How it plays in Nigeria would be very interesting to observe, as both fans of the book and those that followed the production closely, and also those that petitioned against Thandie Newtons casting, and the outrage that followed a comment made by source writer Chimamanda will all be watching the film. So i guess we’ll have to wait and see how it turns out. One thing is certain, the film certainly has had enough publicity long before it gets to the screen.

Chiwetal who plays one of the lead characters in it, also has  “12 years a slave” coming out,directed by Steve McQueen who is already building a body of work that commands respect and another film “Savannah” also a 2013 movie. So this is the year of the Golden Globe nominee who has worked with respected directors like Speilberg, Spike Lee, Ridley Scott and David Mamet.

With HoAYS and Mother of George(dir by Andrew Dosunmu) receiving a lot of attention on the global  cinema scene, and both are directed by Nigerian born but West based film makers, it would be interesting to see the effect they have on the Nigerian filmscape and how differently films made in Nigeria and by Nigerians are viewed.

Nollywood : A Naysayer’s Swan Song

 So the past few weeks have been a paradigm shifting one for me in how i see Nollywood and the Nigerian film industry. First it was the teaser for “76” by Izu Ojukwu, a story set in the 70’s against the backdrop of the Murtala Mohammed assassination. All i can say is WOW, it looks amazing, it is a first of it’s kind and i look forward to seeing it. Secondly i was at the cinema and two films completely entertained me; one was The Meeting by Mildred Okwo and the other was Phone Swap by Kunle Afolayan , both great comedies, that raised the game on all levels, writing, performance, directing and over all production quality. These movies showed me that things have truly changed in Nigerian cinema. It then finally hit me, that perhaps many of us have been giving Nollywood too much of a hard time. Hollywood had it’s stages , from the silent era, to the talkies, to color and finally the CGI overload era. As they had their stages so we should give Nollywood that room to grow.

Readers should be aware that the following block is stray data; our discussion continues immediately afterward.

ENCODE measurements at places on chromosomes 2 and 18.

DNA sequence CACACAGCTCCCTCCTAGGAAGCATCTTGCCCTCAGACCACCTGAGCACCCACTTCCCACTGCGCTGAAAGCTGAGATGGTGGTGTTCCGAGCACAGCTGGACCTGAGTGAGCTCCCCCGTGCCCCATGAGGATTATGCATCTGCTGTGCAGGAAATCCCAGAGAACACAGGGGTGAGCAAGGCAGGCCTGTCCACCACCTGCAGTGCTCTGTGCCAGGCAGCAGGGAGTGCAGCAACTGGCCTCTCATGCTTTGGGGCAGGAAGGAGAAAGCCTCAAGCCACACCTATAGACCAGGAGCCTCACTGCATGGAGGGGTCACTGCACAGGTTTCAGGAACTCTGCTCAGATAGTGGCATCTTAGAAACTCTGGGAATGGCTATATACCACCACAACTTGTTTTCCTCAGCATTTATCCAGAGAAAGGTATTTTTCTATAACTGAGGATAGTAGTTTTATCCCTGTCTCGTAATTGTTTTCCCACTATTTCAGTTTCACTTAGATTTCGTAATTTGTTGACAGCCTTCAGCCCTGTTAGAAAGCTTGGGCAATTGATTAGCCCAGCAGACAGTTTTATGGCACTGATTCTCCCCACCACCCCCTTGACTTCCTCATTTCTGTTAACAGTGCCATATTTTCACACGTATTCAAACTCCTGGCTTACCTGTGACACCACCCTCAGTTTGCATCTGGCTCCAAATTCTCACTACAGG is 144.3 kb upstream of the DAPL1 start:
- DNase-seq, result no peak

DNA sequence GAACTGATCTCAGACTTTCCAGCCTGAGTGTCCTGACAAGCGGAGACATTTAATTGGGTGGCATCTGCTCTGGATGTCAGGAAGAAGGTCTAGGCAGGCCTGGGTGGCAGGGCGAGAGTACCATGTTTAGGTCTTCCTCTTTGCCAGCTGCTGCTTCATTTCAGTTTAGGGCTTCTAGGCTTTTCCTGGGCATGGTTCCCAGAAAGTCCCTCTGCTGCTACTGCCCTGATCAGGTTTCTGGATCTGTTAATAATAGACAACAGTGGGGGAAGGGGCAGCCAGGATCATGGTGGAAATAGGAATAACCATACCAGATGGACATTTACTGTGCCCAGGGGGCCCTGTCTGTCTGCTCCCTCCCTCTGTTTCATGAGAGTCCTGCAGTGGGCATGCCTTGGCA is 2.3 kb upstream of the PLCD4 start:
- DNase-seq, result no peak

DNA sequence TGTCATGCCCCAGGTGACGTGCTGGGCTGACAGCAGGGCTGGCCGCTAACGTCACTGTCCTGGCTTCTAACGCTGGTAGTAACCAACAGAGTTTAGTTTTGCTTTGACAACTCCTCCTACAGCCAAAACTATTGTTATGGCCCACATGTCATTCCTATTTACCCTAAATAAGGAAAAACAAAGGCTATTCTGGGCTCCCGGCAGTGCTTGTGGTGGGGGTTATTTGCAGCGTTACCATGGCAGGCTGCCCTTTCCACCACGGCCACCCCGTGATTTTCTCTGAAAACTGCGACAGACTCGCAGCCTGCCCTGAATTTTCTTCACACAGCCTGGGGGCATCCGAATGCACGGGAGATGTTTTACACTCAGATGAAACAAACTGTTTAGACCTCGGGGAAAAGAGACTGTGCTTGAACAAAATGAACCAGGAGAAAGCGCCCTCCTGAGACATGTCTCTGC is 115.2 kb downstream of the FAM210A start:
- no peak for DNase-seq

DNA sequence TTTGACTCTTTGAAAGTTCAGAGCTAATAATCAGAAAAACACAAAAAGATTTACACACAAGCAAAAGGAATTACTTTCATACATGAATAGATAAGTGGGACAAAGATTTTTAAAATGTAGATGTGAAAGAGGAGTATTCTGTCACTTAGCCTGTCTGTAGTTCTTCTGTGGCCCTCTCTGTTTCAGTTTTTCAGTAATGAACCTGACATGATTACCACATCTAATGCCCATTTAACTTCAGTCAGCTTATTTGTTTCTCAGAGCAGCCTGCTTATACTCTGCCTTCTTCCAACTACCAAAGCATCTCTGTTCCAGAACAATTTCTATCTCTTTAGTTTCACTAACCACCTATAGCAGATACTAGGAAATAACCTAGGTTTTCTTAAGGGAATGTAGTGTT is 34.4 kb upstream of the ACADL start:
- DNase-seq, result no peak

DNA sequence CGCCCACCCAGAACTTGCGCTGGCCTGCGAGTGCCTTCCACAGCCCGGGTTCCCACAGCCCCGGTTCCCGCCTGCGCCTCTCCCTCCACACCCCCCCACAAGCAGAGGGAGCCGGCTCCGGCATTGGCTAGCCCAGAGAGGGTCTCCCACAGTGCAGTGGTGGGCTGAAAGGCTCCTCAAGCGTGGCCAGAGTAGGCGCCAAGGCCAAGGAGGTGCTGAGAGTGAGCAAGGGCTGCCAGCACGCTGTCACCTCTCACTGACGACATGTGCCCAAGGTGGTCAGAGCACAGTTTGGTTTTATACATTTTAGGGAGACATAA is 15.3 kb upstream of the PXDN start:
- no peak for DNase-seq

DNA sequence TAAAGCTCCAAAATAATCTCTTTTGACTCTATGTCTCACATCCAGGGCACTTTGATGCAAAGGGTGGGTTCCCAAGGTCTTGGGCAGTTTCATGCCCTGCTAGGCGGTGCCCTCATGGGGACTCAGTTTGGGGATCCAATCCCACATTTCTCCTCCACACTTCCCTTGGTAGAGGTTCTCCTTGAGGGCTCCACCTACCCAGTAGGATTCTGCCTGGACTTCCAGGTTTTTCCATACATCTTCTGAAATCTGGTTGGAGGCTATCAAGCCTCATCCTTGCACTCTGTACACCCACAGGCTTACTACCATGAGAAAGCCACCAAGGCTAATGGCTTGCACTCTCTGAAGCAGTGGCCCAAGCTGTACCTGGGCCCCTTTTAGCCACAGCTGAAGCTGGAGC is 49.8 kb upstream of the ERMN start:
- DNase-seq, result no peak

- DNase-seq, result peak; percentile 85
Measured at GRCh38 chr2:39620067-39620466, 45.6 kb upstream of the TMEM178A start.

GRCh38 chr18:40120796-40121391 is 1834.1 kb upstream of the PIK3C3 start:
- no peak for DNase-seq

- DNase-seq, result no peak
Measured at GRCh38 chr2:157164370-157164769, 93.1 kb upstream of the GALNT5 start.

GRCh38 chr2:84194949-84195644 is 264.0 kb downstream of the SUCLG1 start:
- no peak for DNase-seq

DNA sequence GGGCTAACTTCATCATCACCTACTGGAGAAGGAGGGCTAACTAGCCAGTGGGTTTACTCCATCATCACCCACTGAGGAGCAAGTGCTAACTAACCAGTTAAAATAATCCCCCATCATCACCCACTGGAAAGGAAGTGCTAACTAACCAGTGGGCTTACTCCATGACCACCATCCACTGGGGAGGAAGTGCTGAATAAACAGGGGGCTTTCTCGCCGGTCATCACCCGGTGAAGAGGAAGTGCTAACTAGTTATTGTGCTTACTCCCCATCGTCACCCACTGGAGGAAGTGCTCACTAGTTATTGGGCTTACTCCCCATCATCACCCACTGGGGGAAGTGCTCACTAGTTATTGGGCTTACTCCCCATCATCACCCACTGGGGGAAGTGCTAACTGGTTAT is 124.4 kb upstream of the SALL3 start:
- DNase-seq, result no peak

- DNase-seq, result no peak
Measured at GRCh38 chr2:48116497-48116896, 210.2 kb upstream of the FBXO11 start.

YES ,there are still productions with poor audio/video, bad performances and cliche predictable stories, but HEY, ever heard of B movies or exploitation movies? Every movie industry has their ugly ducklings, and Nollywood is no exception, but a few are breaking out and transforming into beautiful soaring swans.


Nollywood is evolving, and i believe it’s just in it’s 2nd phase right now and there is still a lot more room to grow in a world where Hollywood has come full circle and is retarding and inbreeding. 

 Now i previously wrote a blog about Hollywood and Nollywood collaborations and being excited about it , but i’m now having a re-think, though they are welcome, i think we have to be careful that they do not come and muddy the pure waters of our industries growth. Like the story of the kid that tried to help the caterpillar in metamorphosis out of it’s cocoon, but ended up killing it, too much outside interference can do the same. As Nollywood started from scratch on it’s own, during this second phase it can continue to thrive , all that is needed is to continue and increase the current momentum , master the distribution that the American seem to monopolize so much . 

If we continue this level of improvement, just like the music industry exploded beyond belief, and now we have more Nigerian music on radio and in clubs than foreign, i see a time where there are cinemas dedicated to ONLY Nollywood films , here and around the world, i see Hollywood studios scrambling over themselves to work with our directors, hire our actors and acquire the rights to our movies, but the next 5 years are going to be very pivotal, the birthing years and shift to maintenance of a steady 2nd gear. Personally, as we enter 2013 , i’m very excited about what the years ahead hold.






And for our next trick , we shall……………………..